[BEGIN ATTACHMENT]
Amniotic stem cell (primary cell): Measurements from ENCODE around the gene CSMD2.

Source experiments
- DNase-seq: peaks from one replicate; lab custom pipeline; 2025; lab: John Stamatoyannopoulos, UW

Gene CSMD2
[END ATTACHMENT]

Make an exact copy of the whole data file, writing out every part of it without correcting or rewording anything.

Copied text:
Amniotic stem cell (primary cell): Measurements from ENCODE around the gene CSMD2.

Source experiments
- DNase-seq: peaks from one replicate; lab custom pipeline; 2025; lab: John Stamatoyannopoulos, UW

Gene CSMD2